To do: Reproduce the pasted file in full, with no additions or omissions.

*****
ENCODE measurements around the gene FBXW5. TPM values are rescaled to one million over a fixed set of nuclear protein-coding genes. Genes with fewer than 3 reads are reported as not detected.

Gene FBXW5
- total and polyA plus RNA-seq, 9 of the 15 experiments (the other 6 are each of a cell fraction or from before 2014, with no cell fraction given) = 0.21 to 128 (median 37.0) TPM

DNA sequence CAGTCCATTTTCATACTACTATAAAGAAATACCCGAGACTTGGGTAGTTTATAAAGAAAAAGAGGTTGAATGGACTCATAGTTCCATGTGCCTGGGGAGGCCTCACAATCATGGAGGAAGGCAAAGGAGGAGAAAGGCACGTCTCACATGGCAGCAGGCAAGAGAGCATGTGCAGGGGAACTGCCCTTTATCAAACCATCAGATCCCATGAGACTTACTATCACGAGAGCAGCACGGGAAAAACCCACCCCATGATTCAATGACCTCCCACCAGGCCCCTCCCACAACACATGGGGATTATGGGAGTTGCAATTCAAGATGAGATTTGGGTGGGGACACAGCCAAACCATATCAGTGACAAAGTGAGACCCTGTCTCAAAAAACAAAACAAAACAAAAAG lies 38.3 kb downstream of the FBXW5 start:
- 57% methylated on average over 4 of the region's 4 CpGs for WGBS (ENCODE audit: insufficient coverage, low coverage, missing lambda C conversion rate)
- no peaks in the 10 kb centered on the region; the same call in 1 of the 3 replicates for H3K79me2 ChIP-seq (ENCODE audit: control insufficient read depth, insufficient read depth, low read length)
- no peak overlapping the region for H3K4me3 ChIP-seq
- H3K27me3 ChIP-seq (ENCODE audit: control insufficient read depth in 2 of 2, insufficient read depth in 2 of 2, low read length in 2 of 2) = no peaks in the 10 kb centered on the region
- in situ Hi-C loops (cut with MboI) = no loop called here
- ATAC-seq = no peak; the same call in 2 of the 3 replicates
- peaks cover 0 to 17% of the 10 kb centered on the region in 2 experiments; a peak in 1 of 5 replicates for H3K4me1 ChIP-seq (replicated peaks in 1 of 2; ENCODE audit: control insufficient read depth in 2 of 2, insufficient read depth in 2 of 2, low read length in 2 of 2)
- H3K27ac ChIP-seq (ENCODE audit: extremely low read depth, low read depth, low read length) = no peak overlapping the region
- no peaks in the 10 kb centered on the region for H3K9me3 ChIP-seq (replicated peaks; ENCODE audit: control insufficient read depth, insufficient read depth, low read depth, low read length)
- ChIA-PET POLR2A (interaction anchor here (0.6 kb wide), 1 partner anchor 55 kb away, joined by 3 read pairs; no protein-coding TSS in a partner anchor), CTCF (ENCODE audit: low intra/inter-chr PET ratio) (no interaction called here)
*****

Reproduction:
ENCODE measurements around the gene FBXW5. TPM values are rescaled to one million over a fixed set of nuclear protein-coding genes. Genes with fewer than 3 reads are reported as not detected.

Gene FBXW5
- total and polyA plus RNA-seq, 9 of the 15 experiments (the other 6 are each of a cell fraction or from before 2014, with no cell fraction given) = 0.21 to 128 (median 37.0) TPM

DNA sequence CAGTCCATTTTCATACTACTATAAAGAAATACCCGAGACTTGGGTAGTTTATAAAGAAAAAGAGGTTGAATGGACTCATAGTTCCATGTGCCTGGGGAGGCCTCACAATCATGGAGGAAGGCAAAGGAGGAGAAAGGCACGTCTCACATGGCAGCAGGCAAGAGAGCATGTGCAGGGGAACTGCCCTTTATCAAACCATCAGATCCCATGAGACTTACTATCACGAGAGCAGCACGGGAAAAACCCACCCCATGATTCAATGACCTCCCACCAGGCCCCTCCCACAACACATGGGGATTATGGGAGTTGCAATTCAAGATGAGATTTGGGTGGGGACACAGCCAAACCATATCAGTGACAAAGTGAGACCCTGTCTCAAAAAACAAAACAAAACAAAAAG lies 38.3 kb downstream of the FBXW5 start:
- 57% methylated on average over 4 of the region's 4 CpGs for WGBS (ENCODE audit: insufficient coverage, low coverage, missing lambda C conversion rate)
- no peaks in the 10 kb centered on the region; the same call in 1 of the 3 replicates for H3K79me2 ChIP-seq (ENCODE audit: control insufficient read depth, insufficient read depth, low read length)
- no peak overlapping the region for H3K4me3 ChIP-seq
- H3K27me3 ChIP-seq (ENCODE audit: control insufficient read depth in 2 of 2, insufficient read depth in 2 of 2, low read length in 2 of 2) = no peaks in the 10 kb centered on the region
- in situ Hi-C loops (cut with MboI) = no loop called here
- ATAC-seq = no peak; the same call in 2 of the 3 replicates
- peaks cover 0 to 17% of the 10 kb centered on the region in 2 experiments; a peak in 1 of 5 replicates for H3K4me1 ChIP-seq (replicated peaks in 1 of 2; ENCODE audit: control insufficient read depth in 2 of 2, insufficient read depth in 2 of 2, low read length in 2 of 2)
- H3K27ac ChIP-seq (ENCODE audit: extremely low read depth, low read depth, low read length) = no peak overlapping the region
- no peaks in the 10 kb centered on the region for H3K9me3 ChIP-seq (replicated peaks; ENCODE audit: control insufficient read depth, insufficient read depth, low read depth, low read length)
- ChIA-PET POLR2A (interaction anchor here (0.6 kb wide), 1 partner anchor 55 kb away, joined by 3 read pairs; no protein-coding TSS in a partner anchor), CTCF (ENCODE audit: low intra/inter-chr PET ratio) (no interaction called here)